IN LOCO FELLOWS BLOG SERIES #8: 8 months of my life – Four roles in which I rose to the occasion
I had just received a call from the Head of Programs from my former beloved school Lerotholi Polytechnic asking me to apply for some fellowship called In loco. I wasn’t interested until the Dean of the School of the Built Environment called, encouraging me to apply. I remember browsing on my small phone to check the fellowship out. By then, I had not decided what I wanted to do with my life in over 2 years. “This is a good initiative” I exclaimed, making my mind up to join Relationships Inspiring Social Enterprise (rise). I had previously organized some charity events in the past but this kind of community work that brings together entrepreneurship, construction, design and social welfare was new and thrilling.
September – November 2017:
I had a life changing decision to make; take a job with one of the biggest architectural firms in Lesotho or accept a position as an in loco fellow. After a lot of careful reflection, I decided to accept the in loco fellowship. I had initially felt a bit discouraged after being informed that the program would be postponed for three months, but i quickly regained my enthusiasm because I knew that this program would help me give back and grow professionally as an Architectural Technician.
February -April 2018:
The project kicked off on a high note. I got to meet 19 amazing fellows who were just as eager to learn and contribute as I was, which really inspired me to work even harder. The planning phase of the project was hectic for me with all the planning, presentations and revisions. It was exciting to create something that we would be building with the help of international students later in the year. I must have made quite an impression, because amongst all the fellows, I was awarded the project manager role first, along with another fellow, Katleho.
The rubber met the road during this time: all of our planning came to fruition, resulting in us managing the face of the program, the social media campaign, the lecture series, the film screenings, the donations and liaising with stakeholders. This was tiring and new. I think I almost reached breaking point while we were preparing for the groundbreaking ceremony. Eventually, we gained momentum and it turned to be amazing. It taught me how to plan and run a project and write press releases. I had never written a press release before, nor even plan an event where the Minister would be invited.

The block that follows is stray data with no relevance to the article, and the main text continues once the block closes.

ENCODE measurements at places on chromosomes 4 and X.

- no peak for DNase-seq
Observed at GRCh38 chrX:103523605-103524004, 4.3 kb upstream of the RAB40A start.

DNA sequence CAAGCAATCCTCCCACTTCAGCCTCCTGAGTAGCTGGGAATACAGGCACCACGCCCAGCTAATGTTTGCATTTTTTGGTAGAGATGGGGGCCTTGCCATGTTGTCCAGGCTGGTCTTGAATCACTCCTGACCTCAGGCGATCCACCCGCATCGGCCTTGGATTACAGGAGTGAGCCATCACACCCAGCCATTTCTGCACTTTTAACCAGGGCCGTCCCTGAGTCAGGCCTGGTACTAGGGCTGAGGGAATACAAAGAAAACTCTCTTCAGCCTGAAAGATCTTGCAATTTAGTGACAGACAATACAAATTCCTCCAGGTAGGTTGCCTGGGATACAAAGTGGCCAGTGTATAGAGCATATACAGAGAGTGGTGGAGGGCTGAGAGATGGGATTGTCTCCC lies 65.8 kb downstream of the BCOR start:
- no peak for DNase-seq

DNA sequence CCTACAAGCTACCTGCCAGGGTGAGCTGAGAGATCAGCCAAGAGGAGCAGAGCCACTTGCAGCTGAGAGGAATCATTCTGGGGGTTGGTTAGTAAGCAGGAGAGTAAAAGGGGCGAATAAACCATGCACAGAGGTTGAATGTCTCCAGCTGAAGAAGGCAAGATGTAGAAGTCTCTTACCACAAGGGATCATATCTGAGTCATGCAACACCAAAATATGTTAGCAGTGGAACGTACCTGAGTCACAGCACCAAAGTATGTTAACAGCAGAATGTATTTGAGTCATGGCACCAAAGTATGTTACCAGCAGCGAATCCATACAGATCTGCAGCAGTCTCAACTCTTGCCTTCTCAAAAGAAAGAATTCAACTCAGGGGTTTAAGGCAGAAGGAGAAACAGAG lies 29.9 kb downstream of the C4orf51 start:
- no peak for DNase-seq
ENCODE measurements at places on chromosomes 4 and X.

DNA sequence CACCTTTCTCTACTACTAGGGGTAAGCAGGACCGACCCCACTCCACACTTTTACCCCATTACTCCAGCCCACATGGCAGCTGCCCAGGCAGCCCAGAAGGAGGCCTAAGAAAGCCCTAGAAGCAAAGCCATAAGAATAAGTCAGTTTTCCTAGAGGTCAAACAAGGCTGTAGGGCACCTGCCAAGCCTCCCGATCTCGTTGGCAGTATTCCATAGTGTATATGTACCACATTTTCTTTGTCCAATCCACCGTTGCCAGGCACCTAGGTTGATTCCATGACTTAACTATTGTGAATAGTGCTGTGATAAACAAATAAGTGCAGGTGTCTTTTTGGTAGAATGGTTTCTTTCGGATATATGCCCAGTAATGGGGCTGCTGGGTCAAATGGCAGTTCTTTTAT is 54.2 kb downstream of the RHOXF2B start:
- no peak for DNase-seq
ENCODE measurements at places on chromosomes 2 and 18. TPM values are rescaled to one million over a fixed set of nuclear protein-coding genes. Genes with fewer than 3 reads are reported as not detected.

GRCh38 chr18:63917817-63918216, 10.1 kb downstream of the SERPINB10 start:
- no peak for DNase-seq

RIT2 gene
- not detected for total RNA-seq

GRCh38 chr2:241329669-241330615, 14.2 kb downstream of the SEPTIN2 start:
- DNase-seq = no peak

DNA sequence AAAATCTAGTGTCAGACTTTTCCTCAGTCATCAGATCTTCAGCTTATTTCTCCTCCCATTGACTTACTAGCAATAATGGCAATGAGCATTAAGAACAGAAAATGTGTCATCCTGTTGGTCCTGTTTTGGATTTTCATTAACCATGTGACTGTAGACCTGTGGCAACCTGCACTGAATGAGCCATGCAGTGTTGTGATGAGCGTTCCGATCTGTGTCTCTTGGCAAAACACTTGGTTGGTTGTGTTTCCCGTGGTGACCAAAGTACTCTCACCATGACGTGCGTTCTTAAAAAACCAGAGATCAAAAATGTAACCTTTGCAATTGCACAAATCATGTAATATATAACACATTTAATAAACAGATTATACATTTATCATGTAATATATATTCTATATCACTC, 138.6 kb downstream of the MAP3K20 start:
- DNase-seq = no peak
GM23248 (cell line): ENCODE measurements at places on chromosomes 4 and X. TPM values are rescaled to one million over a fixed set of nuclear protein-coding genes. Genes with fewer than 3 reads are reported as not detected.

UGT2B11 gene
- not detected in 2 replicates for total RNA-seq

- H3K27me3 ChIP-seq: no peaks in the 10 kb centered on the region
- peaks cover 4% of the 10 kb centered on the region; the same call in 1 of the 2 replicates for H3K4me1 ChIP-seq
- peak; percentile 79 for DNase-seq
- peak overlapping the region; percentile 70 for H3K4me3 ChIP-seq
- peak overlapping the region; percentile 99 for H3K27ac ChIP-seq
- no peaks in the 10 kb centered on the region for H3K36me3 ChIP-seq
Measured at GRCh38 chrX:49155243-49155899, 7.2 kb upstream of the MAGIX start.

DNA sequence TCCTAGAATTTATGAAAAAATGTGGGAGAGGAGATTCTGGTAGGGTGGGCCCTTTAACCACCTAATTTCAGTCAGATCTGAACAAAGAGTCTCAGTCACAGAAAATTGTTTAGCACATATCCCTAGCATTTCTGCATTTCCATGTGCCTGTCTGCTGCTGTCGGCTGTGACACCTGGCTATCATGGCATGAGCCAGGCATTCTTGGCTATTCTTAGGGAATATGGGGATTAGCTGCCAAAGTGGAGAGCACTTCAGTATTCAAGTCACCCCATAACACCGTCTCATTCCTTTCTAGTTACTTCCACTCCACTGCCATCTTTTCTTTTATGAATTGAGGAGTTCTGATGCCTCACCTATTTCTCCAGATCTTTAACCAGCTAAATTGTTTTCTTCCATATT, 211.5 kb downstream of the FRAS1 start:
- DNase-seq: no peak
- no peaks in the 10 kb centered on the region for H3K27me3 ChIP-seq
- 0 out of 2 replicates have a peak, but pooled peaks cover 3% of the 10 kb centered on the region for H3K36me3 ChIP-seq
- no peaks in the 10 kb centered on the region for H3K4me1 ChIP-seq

I remember my first film screening, it was not hard, as I have stood before thousands of people to address different issues. However what was new was conducting a discussion about Architecture in conjunction with our country, I was nervous but when I looked at the back of the hall I saw Daniela, director of rise smiling back at me and nodding her head, this gave me courage more than one could ever understand.
The construction phase began, as we had all been eagerly awaiting. My site foreman role was exciting. I had always wanted to work in the construction industry. Being a hands-on person, I knew my new role would help me understand my designs better as I grew in experience. This role did not go as well as I had anticipated. During this time, I remember having a session with the project coordinator and the director about my fluctuating performance and I knew they were right. Despite having had a shaky start, I managed to improve on my work output and led the team to meeting milestones.
I am confident that I can design and build a building from paper to ground up. This project delivered more than I could ever imagine on experiential learning. In August, we had various international students’ workshops which lasted for about a month. Martina, a friend I made during the workshops, was fun and full of life. She was an architecture student from Florida, USA. She had a million-dollar smile and she worked really hard on the project. These workshops brought exposure to our program and our country, they motivated me to further my studies and to do more. I was given another role, Health and Safety Officer, which broadened my horizons. I was shocked at all the hazards that were on our construction site and how important it was to address them before they cause harm to the fellows. I wasn’t a qualified Health and Safety officer but after reading the file that our mentor Willem compiled, I was confident to wear my green helmet. This role was far better than my previous role, it was new and challenging. It was in this role that I discovered my interest in learning or rather having a qualification in Health and Safety.
As I sit here with teary eyes, I have a few days before my fellowship ends. I am leaving this new home and this family that I have come to cherish so much. What keeps me strong, is the strength I have gained from rise, the construction project and God’s Love Centre orphanage. I am leaving all smiles bursting with renewed optimism and full of blessings from GLC. I leave a better person than I came in, with a better definition of myself. I am taking home the love and the team work that I acquired here. When I came into this program I wanted to achieve 3 major things which were construction, entrepreneurship and improving the lives of those at the orphanage. My team and I were able to achieve this and even more.
I have always been an extrovert and an optimist since I can remember, I have a huge personality at least that’s what I’m told. I am very confident and a leader by birth and firmly believe I can do anything as a woman like a lioness in the jungle. I am grateful for my directors and coaches who love me enough to always tell me when I am wrong and catch me when I fall.